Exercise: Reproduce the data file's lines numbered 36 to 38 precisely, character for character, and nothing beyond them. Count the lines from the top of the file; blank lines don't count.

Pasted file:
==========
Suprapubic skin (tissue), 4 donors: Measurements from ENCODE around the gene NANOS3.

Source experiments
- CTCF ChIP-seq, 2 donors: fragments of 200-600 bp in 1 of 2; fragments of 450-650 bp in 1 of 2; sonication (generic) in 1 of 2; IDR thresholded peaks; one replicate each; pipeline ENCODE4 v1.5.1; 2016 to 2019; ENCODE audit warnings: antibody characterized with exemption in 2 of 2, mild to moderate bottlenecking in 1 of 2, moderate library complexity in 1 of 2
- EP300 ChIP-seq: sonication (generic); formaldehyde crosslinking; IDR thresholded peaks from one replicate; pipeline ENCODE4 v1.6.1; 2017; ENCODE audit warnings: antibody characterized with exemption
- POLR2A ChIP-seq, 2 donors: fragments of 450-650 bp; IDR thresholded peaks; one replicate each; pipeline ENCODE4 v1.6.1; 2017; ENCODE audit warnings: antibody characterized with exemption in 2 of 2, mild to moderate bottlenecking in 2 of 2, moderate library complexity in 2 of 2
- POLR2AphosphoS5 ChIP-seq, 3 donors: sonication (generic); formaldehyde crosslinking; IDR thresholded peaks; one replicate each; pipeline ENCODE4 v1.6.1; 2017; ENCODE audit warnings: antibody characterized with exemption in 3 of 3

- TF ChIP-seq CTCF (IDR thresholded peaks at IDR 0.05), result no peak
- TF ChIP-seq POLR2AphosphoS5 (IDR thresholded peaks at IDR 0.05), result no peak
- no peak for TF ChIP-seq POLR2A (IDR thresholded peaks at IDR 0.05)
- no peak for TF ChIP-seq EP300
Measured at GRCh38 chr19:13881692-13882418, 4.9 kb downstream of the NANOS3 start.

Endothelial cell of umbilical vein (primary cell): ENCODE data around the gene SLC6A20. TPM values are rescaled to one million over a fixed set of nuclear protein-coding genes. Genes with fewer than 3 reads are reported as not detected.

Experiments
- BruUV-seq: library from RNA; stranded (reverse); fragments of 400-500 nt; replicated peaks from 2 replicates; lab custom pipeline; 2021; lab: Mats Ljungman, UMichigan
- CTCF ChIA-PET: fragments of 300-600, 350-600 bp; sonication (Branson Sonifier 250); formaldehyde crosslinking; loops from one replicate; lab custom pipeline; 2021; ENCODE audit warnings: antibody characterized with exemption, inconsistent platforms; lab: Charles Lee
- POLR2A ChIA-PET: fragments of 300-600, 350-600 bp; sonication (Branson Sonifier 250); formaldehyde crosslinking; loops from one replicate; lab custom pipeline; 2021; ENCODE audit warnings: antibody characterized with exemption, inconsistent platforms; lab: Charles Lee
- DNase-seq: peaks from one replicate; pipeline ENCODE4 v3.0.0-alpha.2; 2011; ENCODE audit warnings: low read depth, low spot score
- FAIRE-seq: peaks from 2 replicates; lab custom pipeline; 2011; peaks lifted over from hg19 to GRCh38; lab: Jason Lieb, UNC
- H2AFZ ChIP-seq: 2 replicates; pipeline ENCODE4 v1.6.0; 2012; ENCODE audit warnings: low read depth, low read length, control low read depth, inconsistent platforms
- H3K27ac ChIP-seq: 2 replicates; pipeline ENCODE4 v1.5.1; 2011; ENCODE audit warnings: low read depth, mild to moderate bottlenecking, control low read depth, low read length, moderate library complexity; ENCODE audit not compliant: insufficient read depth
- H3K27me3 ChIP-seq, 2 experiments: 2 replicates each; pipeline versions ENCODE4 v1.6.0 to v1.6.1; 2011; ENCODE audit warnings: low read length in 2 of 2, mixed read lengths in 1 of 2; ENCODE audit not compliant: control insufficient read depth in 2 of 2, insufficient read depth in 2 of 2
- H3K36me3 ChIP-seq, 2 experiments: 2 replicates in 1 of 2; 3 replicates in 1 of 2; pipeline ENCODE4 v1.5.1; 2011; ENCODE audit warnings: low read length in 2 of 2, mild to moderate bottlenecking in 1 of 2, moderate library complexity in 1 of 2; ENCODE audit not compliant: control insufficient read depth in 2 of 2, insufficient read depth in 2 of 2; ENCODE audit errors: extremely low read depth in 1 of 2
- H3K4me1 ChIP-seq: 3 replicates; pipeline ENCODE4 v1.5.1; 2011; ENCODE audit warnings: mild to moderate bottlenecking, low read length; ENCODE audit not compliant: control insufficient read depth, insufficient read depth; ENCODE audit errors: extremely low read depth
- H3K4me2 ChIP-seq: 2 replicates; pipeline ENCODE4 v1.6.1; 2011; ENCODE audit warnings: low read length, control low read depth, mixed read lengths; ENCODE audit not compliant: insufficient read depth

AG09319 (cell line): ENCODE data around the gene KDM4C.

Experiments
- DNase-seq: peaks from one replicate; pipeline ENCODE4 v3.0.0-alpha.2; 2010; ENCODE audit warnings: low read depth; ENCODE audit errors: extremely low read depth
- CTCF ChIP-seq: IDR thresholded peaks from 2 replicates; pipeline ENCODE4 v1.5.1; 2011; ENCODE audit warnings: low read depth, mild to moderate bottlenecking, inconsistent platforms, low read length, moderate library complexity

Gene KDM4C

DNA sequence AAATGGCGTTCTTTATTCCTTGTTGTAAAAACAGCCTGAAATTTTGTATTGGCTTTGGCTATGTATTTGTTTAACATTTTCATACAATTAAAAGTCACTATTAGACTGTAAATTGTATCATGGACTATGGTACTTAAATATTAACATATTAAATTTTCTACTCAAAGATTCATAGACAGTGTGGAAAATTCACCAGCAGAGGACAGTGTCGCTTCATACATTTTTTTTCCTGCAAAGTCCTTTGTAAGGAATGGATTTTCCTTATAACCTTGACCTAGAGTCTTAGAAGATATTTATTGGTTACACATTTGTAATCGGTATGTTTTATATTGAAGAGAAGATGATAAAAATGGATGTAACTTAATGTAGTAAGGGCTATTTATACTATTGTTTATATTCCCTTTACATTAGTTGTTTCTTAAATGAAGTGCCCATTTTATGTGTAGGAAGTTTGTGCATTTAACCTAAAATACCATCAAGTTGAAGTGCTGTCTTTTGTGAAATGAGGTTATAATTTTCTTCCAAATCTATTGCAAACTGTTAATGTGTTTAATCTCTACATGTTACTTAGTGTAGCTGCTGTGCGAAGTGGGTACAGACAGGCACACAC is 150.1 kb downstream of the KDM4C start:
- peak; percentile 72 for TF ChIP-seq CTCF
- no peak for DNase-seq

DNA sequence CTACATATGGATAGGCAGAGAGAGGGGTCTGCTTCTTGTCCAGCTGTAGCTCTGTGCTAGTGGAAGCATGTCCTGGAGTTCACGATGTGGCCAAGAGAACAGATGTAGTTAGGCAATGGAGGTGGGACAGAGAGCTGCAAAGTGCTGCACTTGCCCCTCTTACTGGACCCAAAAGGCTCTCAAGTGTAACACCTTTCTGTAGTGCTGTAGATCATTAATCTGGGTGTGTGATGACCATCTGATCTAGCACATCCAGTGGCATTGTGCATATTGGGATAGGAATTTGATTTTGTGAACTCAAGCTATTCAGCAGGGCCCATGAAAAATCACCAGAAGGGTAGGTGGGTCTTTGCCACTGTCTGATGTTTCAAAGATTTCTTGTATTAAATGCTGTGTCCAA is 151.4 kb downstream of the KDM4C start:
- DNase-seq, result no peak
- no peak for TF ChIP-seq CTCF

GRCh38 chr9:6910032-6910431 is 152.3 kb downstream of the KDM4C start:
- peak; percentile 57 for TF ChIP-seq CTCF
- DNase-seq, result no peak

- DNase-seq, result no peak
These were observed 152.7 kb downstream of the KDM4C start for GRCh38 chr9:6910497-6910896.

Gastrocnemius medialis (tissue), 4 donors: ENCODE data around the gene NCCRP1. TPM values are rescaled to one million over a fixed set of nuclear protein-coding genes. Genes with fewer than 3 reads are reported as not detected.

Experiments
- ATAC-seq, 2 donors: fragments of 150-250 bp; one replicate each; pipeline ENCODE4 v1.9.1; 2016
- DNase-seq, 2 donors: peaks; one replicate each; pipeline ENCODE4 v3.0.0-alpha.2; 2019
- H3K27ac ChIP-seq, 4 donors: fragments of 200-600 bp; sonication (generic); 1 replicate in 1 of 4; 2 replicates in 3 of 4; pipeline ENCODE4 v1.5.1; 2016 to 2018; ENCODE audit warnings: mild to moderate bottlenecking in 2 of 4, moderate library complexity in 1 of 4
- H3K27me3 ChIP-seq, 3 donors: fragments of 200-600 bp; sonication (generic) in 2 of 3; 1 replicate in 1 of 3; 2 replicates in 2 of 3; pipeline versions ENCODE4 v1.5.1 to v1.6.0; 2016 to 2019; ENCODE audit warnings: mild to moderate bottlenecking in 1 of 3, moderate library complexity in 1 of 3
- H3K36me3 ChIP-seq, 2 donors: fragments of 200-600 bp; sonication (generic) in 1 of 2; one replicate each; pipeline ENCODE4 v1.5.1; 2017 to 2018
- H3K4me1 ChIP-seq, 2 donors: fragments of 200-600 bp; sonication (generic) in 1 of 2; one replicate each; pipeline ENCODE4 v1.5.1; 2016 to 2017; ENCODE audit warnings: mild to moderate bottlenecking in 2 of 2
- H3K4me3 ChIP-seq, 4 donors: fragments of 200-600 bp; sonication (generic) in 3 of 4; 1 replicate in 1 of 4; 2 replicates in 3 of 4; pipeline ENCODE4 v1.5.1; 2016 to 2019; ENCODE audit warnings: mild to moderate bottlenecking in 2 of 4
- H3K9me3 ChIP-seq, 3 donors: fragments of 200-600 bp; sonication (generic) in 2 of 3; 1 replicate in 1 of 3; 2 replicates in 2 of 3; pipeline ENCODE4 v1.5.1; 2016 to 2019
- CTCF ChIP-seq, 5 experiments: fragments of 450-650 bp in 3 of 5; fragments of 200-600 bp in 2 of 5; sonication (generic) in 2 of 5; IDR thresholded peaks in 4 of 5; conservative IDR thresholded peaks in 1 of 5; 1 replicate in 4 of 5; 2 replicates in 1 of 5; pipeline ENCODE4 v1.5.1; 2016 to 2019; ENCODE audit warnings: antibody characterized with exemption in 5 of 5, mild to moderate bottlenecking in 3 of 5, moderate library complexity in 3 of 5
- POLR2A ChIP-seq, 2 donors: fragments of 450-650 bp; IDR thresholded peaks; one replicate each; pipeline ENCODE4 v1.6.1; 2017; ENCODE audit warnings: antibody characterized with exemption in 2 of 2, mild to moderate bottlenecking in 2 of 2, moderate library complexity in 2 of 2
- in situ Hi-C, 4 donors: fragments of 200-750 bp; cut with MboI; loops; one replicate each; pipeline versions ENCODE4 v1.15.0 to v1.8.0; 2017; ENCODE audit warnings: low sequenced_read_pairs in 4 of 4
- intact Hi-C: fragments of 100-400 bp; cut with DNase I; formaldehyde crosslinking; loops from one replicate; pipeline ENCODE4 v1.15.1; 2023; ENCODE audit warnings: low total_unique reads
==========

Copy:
GRCh38 chr9:6910032-6910431 is 152.3 kb downstream of the KDM4C start:
- peak; percentile 57 for TF ChIP-seq CTCF
- DNase-seq, result no peak